300 pounds - not dollars. 300 pounds is around $600.
          inmarket
          • Exchange Rates

            It's a long time since we had 2:1 USD:GBP.

            300 GBP is around 470 USD right now.
            Simpsoid
    • Agreed.

      So is the Surface Pro, for that matter.
      Ndiaz.fuentes
      • How much is a Mac Air again?

        I depends on how you view it. If the Surface Pro was "JUST" a tablet, then I would agree; too expensive. But it's a 2 in 1. It has the same specs as a Mac Air, except the Surface Pro has a 1080p screen compared to a 768 screen, 10 finger multi-touch, and digit pen input, (Wacom pen included). Gig per Gig, the Surface Pro without the keyboard is $100 cheaper than a Mac Air. With the keyboard it is roughly $30 more expensive than the Mac Air.

        I see Mac Air's everywhere. A Surface Pro can do everything those things can do, but it also is a tablet, which the Mac Air can't do any of that.

        You may say the Surface Pro is a compromised Ultrabook experience. And that's why you have a choice. A Surface Pro is a tablet that converts to an Ultrabook. If you want an Ultrabook that converts to a tablet, look at the Lenovo Yoga 11s.

        It all comes down to what your needs / wants are.
        Don't fear the future
        • Comparison to Mac Air doesn't help price argument...

          ... as Apple is guilty of severe overpricing. I get what MS was trying to do. Position Surface as a premium product. The thing is, you can't do that when your product is new and unproven.

          Regarding ultrabook comparison: if the Surface Pro had Macbook Air battery life and included a cover, then I think it would be fairly priced. As it stands, I still think it's priced way too high. That's not to say they should be $200, but I think ~$600 is reasonable.
          Ndiaz.fuentes
          • Agree

            the Mac air is way too expensive for something without a touch screen and a Wacom digitizer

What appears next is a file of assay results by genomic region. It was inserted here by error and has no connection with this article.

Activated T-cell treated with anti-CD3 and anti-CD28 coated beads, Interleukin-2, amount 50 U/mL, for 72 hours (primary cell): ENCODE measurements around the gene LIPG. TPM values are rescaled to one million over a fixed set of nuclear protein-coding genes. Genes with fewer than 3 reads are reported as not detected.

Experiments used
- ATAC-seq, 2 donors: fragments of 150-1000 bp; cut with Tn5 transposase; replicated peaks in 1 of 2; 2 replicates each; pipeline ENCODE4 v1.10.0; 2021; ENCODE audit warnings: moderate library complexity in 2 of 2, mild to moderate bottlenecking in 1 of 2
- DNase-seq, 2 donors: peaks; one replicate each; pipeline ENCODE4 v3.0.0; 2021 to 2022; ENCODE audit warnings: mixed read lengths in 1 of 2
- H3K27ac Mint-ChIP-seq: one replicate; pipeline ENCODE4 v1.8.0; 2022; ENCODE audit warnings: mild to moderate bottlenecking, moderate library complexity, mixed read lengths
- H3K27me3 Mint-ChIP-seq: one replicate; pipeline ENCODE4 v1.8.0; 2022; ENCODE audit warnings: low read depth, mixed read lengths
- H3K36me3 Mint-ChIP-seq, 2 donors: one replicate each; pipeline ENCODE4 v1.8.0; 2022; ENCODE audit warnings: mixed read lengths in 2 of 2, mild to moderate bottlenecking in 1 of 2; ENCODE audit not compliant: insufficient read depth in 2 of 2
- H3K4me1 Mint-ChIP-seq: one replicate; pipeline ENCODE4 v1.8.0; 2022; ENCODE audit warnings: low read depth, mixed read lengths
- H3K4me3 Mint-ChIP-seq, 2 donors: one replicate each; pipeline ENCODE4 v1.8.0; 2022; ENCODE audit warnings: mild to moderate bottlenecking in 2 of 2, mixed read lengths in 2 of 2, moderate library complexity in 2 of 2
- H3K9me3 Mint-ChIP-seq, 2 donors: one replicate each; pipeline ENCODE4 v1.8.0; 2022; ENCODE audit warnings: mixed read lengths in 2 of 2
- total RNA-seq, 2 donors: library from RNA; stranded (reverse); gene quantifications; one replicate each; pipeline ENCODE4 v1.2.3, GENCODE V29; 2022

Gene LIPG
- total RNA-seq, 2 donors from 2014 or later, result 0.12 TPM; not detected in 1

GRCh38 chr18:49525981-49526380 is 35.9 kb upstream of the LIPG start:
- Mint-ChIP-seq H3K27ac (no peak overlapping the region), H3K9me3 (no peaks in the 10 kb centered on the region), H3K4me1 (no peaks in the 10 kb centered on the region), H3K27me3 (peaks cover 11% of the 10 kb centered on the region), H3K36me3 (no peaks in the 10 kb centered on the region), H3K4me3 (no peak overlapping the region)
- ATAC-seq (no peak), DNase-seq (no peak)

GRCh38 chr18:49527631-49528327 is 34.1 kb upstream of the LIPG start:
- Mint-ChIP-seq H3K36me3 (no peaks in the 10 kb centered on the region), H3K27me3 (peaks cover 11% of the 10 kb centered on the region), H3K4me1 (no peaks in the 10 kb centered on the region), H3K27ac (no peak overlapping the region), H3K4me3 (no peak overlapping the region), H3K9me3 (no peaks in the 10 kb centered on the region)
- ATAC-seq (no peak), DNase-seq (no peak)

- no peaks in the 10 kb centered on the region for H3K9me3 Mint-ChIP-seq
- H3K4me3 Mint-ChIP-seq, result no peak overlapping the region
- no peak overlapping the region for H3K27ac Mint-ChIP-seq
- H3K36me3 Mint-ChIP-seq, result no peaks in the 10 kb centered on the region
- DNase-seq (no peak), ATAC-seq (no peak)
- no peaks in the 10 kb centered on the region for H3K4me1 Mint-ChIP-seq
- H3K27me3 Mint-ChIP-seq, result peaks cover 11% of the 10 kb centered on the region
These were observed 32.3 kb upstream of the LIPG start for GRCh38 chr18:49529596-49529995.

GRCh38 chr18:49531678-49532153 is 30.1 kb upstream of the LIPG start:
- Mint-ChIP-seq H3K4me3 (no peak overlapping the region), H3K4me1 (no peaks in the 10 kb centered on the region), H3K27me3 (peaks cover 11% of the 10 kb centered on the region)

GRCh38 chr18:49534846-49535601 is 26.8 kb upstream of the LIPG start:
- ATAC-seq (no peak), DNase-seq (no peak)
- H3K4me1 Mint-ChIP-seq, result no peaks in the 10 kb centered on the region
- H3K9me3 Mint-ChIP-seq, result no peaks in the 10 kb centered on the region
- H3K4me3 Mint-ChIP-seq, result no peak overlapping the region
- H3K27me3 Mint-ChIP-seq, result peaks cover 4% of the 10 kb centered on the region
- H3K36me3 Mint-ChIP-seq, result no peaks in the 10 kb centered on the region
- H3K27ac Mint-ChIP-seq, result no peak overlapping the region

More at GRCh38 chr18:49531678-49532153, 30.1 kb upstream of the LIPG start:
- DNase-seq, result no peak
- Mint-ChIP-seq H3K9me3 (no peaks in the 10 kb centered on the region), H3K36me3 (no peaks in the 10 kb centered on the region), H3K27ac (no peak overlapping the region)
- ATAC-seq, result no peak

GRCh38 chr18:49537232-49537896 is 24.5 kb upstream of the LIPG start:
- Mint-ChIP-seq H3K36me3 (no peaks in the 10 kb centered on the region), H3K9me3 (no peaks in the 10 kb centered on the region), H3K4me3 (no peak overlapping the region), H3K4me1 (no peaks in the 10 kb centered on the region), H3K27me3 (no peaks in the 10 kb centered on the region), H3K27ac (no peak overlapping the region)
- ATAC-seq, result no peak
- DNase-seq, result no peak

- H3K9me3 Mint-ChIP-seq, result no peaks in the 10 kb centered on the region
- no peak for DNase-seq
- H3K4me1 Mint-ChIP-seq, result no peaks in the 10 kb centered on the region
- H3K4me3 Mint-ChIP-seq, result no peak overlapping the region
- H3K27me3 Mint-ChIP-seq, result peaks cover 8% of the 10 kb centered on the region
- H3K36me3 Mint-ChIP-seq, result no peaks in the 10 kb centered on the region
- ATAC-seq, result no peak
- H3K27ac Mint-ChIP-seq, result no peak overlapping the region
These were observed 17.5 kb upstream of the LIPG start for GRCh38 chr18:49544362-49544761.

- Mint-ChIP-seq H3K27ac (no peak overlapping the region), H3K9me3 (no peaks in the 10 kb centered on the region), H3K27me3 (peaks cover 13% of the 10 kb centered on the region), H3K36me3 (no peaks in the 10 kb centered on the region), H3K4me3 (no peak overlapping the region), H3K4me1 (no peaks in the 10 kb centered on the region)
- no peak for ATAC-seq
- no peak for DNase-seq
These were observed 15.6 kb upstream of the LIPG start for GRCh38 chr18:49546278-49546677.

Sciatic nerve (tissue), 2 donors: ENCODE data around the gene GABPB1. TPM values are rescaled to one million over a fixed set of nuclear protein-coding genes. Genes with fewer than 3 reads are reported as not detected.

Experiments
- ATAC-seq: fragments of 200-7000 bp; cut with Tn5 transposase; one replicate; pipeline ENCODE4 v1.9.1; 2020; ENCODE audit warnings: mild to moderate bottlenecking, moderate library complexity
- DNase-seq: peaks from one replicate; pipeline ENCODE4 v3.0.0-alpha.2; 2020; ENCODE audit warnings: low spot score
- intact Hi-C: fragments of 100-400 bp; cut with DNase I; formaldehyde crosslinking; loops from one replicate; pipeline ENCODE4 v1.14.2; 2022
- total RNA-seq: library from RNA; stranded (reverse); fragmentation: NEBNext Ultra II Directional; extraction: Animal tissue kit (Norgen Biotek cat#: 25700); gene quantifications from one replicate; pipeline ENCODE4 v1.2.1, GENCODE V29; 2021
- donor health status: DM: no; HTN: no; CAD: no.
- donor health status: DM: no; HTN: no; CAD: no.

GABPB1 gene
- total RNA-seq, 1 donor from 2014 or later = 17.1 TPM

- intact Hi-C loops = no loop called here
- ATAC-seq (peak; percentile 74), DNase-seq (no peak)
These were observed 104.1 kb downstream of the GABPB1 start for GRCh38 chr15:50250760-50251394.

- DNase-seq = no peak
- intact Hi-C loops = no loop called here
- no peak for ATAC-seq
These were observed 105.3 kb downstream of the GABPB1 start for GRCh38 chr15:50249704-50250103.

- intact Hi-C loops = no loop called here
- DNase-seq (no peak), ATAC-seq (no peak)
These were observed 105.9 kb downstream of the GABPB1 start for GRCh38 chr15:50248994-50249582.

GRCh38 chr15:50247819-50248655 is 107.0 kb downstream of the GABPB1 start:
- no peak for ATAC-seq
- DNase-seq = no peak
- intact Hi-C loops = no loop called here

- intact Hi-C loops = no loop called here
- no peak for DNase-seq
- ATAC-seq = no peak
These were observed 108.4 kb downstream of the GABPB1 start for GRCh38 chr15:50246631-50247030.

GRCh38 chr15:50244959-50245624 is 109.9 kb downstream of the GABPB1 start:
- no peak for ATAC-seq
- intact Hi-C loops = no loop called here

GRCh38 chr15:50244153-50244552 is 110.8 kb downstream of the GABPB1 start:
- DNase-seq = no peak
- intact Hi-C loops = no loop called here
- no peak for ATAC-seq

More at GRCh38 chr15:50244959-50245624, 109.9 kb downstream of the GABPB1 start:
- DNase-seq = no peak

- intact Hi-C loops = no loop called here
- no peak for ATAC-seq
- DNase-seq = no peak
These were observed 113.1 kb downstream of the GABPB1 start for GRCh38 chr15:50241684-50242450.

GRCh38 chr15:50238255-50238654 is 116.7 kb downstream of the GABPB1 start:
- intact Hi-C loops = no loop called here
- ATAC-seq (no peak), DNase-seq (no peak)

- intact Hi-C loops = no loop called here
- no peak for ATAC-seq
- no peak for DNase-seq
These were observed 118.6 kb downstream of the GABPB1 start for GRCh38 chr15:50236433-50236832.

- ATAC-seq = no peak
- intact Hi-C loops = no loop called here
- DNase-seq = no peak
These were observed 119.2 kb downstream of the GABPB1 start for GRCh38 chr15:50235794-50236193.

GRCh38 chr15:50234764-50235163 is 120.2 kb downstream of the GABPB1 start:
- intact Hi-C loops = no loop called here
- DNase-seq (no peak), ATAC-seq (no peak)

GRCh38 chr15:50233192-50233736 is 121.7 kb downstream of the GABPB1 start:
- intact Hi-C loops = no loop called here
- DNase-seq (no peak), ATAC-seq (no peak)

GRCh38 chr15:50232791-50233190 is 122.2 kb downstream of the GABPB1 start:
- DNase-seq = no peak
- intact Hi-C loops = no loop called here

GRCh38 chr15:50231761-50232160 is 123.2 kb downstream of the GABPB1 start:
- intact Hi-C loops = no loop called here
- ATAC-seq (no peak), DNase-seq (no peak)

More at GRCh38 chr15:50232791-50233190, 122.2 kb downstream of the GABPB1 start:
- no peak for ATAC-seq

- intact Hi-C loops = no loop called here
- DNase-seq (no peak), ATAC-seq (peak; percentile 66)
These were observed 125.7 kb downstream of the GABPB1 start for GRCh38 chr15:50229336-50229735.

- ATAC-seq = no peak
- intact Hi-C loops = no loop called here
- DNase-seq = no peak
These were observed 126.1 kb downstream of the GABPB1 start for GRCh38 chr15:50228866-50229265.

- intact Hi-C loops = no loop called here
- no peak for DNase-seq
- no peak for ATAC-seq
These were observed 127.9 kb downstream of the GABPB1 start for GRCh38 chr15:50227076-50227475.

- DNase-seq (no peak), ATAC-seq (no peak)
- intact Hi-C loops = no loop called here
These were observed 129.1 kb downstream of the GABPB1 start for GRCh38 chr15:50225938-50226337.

mswift@...
          • Only one way the Mac Air has better battery life than a Surface Pro:

            If you are comparing the same specs Mac Air and Surface Pro (3rd gen. core i5), the specs are literally the same. The only way the Mac Air CAN have better battery consumptions is if something in the hardware is UNDERCLOCKED.

            A 3317u processor is a 3317u processor. 1600 MHZ dual channel DDR 3 rams is 1600 MHZ dual channel DDR 3 ram.

            The only way to get it more efficient is to limit its turbo capability, to reduce frequency somewhere. (CPU, RAM)

            HMMM, the Mac Air gets really, really thin near the edge of the keyboard. I doubt it could handle the heat the same way the Surface Pro does due to its UNIFORM thickness and DUEL circumference fan. The Mac Air is thick near the screen but gradually gets thinner. That allows heat to build up. More heat causes the frequency of the processors to reduce.

            Bottom line, a Mac Air has better battery life because it's slower.
            Don't fear the future
  • This is awesome slate

    But...but..but....Isn't this the slate that got 3.9 rating by Theverge..
    /s
    sent from Acer Aspire running W7
    bksherly
    • Everyone realizes that particular tablet has a terrible screens.

      In this article she was analyzing how 8.1 will work on smaller tablets, not necessarily the tablet itself. Once 8.1 officially comes out (especially after bay trail) other manufacturers will like come out with smaller windows 8 tablets as well.
      Sam Wagner